(ii) When verification does not occur the payment to the lender is constant 

(i.e., the borrower pays a fixed amount R for all realizations of the state 

above the cutoff), where S c is the set of all realization where verification 

does not occur. 

Townsend (1979) proved that debt contracts are optimal responses to 
asymmetric information problems in economies with deterministic costly 
state verification technologies because such contracts minimize verification 
costs. Agents verify only low realizations of X{ and accept fixed payments 
(which do not require monitoring) in all other states. Gale and Hellwig (1985) 

and Williamson (1986) showed that simple debt is the optimal contract 
among all one-sided investment schemes. In contrast to debt contracts, where 
the borrower is the residual claimant in the default state (and hence may re- 
ceive a non-zero payment if the bankruptcy is not "too severe"), a simple 
debt contract requires the borrower's entire project realization to be trans- 
ferred to the lender in default states (i.e., see (i) above). This result will be 
useful in the analysis that follows, thus we state it formally. 

Theorem GHW. Simple debt is the optimal contract among all one-sided 
investment schemes. 

The strategy of the proof of Theorem GHW is as follows. 8 Consider two 
optimal contracts. Let (R(-),R) be a simple debt contract and (A(-),A) 
be some alternative contract. Since both contracts are optimal, both must 
provide borrowers with the same expected payoff. Under the simple debt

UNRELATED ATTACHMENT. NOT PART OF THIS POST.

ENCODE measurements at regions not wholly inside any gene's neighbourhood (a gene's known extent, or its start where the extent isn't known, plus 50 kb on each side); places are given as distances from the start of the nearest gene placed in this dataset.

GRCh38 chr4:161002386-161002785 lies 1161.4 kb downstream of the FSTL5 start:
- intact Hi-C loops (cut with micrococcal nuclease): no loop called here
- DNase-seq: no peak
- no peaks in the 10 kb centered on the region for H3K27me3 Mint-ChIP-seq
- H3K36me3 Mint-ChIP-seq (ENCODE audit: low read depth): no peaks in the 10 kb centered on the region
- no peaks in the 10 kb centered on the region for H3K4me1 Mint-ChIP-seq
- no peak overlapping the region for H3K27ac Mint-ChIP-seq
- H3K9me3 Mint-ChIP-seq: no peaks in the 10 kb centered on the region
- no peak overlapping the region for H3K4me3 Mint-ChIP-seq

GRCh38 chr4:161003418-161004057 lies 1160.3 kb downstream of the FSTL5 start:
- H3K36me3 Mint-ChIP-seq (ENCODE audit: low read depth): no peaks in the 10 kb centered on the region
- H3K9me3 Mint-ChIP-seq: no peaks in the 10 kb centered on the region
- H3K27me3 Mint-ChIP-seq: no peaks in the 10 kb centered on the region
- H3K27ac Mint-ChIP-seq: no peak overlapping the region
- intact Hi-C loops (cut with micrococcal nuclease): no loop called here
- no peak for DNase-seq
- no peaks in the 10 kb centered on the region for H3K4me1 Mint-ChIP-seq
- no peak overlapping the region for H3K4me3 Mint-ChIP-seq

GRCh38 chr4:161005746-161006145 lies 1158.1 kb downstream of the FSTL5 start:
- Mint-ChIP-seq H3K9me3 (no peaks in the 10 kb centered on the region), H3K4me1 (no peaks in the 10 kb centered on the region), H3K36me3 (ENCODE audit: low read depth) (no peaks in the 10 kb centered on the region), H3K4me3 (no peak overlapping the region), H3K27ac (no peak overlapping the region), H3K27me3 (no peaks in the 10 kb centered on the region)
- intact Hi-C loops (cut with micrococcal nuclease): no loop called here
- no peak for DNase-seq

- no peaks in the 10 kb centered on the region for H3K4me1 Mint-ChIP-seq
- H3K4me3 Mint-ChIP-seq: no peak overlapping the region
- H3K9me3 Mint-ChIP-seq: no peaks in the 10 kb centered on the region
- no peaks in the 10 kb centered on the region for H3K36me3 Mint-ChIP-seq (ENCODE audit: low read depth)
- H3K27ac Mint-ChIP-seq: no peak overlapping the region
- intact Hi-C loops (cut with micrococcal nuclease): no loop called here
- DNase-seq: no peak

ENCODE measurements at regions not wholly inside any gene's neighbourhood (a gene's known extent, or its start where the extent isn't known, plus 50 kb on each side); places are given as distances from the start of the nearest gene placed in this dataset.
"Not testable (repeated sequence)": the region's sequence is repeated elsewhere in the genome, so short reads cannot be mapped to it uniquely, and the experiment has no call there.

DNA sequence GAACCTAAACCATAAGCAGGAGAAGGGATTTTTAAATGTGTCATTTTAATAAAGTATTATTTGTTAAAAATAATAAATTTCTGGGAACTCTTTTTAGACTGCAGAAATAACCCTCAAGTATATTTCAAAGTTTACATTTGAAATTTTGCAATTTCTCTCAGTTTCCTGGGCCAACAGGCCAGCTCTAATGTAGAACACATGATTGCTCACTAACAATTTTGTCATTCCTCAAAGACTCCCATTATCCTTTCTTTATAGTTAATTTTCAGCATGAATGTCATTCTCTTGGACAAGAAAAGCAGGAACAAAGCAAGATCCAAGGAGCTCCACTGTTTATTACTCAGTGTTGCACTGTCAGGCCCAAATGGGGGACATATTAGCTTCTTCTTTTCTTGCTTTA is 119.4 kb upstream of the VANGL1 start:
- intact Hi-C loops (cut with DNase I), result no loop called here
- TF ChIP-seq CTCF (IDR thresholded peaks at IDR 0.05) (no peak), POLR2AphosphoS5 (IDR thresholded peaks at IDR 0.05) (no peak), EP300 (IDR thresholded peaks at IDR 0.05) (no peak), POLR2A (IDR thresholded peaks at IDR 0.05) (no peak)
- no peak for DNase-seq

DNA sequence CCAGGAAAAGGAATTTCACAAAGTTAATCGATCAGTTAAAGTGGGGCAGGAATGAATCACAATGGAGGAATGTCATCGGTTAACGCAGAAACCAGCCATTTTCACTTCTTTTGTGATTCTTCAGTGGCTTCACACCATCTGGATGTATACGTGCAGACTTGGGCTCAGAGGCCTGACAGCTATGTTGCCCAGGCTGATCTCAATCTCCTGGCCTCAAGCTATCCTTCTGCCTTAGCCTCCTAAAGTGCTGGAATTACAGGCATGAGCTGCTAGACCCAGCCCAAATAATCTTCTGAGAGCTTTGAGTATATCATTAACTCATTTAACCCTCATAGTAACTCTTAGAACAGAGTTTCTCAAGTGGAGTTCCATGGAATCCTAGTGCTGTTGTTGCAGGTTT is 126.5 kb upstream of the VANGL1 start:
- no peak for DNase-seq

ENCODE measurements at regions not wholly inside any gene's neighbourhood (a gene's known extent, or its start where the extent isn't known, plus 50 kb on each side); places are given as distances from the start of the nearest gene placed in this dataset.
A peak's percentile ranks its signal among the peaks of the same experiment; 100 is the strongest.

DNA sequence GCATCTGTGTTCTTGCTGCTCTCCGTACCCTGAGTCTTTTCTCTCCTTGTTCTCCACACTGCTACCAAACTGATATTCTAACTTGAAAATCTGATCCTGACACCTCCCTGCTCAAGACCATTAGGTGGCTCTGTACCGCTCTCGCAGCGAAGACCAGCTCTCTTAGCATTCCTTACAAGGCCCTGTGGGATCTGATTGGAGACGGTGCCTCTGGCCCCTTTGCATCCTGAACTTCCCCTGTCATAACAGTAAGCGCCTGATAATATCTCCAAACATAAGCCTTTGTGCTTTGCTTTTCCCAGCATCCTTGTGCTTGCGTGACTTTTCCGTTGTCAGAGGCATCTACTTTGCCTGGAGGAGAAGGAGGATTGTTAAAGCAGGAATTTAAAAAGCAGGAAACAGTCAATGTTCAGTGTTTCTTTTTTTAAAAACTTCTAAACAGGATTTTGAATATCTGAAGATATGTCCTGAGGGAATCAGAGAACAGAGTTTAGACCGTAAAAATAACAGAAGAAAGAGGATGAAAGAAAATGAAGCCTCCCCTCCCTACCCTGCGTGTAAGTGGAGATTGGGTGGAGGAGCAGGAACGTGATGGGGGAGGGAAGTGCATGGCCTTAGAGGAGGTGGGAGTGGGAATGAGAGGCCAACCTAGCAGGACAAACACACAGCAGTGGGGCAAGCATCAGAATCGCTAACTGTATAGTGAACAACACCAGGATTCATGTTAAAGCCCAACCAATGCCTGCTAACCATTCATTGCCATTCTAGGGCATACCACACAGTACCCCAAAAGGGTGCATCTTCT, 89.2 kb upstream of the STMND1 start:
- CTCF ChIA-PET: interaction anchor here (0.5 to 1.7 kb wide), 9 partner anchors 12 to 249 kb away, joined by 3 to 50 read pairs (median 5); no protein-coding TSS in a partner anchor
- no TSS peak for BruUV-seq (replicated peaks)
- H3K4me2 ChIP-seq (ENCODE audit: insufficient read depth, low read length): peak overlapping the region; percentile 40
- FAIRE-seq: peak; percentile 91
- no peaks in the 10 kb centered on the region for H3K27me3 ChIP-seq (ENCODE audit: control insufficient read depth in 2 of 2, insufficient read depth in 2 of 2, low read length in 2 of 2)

contract lenders request costly state verification if x < R, and under the 
alternative contract lenders request verification if x < A. Clearly A > R 
(otherwise the contracts cannot have the same expected return to borrowers), 
thus the expected verification costs must be less for the simple debt contract. 

In our economy with correlation among project realizations, the direct 
investment problem is identical to the investment problem in an economy 
without correlation among projects. This follows from the fact that when 
borrowers and lenders write direct bilateral contracts, every lender must ver- 
ify the borrower with whom he/she contracts in default states. Hence, non- 
trivial correlation among projects is irrelevant (and simple debt contracts 
remain optimal). Note that even though lenders have the opportunity to in- 
vest in more than one project (i.e., contract with more than one borrower), it 
is not optimal for them to do so because they reap no gain from diversifying 
idiosyncratic risk while they incur higher expected monitoring costs. For ex- 
ample, suppose that an agent invests in two projects. Assume that the total 
outstanding debt of borrowers i = 1,2 is given by the contract {Rt{-), Ri), 
and let a, be the capital the lender invests in each project. If both projects 
do not fail, then the payoff is simply given by a x Ri + a 2 R2- Thus, there is 
no gain in the good state from investing in multiple projects. However, the 
probability that at least one of the two projects fail is strictly higher than 
the probability that only a single project fails. 9 

8 See Gale and Hellwig (1985) or Williamson (1986) for a formal proof. 

9 For example, consider the random event to be the toss of a fair coin, where "head" 

The direct investment problem between a borrower and lenders can now 
be stated. Let c denote the lenders' cost of monitoring a borrower.